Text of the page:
First used in large-scale vehicle production by Dutch automaker DAF (which was later absorbed by Volvo), the Continuous Variable Transmission (CVT) has been implemented by some automakers over the past 10 years, particularly in small vehicles. And soon, you may be able to count on Ford for joining the CVT fray.
“We’ve had some experience with CVTs and it wasn’t all good,” said Ford’s global product development chief Raj Nair, referring to Ford’s 2007 foray with the Ford Five Hundred and Mercury Montego sedans, and Ford Freestyle. “[CVTs] are getting better. And we are taking another look, particularly in the low torque applications. There may be some [potential] there,” added Nair.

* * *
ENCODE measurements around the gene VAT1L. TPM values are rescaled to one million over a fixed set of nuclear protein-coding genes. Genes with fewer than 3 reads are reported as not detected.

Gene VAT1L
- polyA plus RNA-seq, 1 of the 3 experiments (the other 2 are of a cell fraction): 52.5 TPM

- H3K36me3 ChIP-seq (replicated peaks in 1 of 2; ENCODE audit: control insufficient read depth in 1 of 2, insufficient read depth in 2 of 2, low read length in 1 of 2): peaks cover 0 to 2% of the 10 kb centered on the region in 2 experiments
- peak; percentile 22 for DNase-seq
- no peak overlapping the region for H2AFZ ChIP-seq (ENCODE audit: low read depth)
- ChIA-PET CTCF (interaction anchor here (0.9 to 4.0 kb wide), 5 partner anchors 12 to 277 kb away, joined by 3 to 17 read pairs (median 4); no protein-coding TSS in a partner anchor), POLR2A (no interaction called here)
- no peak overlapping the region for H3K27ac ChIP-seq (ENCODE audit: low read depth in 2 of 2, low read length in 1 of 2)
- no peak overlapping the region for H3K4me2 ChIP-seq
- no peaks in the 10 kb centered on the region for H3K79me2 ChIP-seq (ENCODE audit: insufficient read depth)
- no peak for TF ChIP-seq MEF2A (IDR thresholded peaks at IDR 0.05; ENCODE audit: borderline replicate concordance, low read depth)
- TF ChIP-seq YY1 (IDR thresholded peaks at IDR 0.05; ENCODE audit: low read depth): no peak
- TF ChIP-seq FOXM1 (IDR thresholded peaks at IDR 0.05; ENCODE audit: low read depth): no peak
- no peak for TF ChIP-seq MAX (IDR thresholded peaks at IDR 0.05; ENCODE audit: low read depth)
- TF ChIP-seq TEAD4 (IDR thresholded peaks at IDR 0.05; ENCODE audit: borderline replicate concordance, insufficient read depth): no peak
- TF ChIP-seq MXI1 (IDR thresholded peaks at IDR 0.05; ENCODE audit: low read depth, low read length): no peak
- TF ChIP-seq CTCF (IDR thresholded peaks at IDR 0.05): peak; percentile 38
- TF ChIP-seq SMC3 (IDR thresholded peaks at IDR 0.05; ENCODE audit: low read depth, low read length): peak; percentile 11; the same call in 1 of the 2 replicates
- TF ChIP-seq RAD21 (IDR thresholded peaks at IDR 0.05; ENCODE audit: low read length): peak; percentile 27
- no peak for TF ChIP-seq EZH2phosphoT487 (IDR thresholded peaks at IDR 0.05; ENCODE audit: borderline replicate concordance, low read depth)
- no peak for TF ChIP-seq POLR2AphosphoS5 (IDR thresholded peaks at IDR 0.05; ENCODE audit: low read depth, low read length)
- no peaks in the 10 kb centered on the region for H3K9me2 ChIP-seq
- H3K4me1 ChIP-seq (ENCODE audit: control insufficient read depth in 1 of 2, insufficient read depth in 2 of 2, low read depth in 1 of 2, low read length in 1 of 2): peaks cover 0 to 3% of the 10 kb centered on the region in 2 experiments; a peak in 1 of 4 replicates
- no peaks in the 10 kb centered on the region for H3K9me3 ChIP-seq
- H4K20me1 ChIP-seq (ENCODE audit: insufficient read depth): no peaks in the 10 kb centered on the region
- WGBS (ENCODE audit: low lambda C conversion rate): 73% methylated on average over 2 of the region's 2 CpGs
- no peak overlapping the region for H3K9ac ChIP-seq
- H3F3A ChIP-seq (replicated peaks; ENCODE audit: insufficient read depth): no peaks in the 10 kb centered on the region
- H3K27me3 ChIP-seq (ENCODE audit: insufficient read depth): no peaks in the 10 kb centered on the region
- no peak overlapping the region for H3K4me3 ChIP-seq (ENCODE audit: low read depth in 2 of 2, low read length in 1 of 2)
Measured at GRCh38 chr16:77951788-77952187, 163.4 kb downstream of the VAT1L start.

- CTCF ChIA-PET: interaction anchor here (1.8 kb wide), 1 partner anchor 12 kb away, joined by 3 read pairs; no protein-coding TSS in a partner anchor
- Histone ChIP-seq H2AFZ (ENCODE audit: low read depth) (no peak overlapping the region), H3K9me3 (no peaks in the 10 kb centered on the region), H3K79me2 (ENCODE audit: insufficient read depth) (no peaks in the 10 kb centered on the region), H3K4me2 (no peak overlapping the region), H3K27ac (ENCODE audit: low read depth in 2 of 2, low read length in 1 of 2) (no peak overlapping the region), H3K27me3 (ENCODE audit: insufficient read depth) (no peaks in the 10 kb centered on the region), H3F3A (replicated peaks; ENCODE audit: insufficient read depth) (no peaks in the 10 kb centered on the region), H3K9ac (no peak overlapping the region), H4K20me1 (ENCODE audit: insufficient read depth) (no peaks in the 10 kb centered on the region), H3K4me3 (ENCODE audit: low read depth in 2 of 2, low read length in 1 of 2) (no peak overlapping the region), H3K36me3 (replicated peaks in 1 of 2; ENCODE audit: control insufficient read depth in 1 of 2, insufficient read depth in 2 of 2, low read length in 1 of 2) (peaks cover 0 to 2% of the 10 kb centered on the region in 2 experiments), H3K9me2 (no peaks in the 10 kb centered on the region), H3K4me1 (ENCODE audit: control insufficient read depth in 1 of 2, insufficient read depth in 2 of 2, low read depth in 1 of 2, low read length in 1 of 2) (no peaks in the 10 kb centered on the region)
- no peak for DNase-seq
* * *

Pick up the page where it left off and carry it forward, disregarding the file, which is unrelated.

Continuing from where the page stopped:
Ford’s fuel economy-oriented Fiesta SFE is currently offered with a 1.0L three-cylinder, but only with a manual transmission. With a CVT unit, the Fiesta could offer drivers “a smoother ride by continuously increasing its gear ratio as the vehicle increases acceleration,” rather than going from gear to gear, according to Automotive News.
If it ends up going the Continuously Variable route, a Ford CVT could be developed in-house or sourced from a supplier. We’d rather see Ford use its crisp, quick, and efficient PowerShift dual-clutch automatic transmission instead of a CVT unit.